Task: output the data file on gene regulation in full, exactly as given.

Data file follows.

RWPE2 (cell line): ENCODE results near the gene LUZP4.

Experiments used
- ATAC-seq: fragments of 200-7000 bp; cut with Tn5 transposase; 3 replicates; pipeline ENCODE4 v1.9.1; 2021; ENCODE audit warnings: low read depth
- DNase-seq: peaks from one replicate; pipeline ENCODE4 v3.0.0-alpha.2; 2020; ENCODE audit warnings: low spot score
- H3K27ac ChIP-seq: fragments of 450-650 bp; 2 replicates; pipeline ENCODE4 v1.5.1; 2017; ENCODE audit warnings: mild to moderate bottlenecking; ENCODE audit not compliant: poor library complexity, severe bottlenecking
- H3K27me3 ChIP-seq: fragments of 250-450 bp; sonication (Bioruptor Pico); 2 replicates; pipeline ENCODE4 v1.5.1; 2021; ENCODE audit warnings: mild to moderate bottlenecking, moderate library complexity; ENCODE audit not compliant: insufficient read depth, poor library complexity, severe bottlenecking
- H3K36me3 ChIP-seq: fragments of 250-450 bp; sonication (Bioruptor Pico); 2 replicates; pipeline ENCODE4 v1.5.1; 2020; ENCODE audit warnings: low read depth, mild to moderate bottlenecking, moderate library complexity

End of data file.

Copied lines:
RWPE2 (cell line): ENCODE results near the gene LUZP4.

Experiments used
- ATAC-seq: fragments of 200-7000 bp; cut with Tn5 transposase; 3 replicates; pipeline ENCODE4 v1.9.1; 2021; ENCODE audit warnings: low read depth
- DNase-seq: peaks from one replicate; pipeline ENCODE4 v3.0.0-alpha.2; 2020; ENCODE audit warnings: low spot score
- H3K27ac ChIP-seq: fragments of 450-650 bp; 2 replicates; pipeline ENCODE4 v1.5.1; 2017; ENCODE audit warnings: mild to moderate bottlenecking; ENCODE audit not compliant: poor library complexity, severe bottlenecking
- H3K27me3 ChIP-seq: fragments of 250-450 bp; sonication (Bioruptor Pico); 2 replicates; pipeline ENCODE4 v1.5.1; 2021; ENCODE audit warnings: mild to moderate bottlenecking, moderate library complexity; ENCODE audit not compliant: insufficient read depth, poor library complexity, severe bottlenecking
- H3K36me3 ChIP-seq: fragments of 250-450 bp; sonication (Bioruptor Pico); 2 replicates; pipeline ENCODE4 v1.5.1; 2020; ENCODE audit warnings: low read depth, mild to moderate bottlenecking, moderate library complexity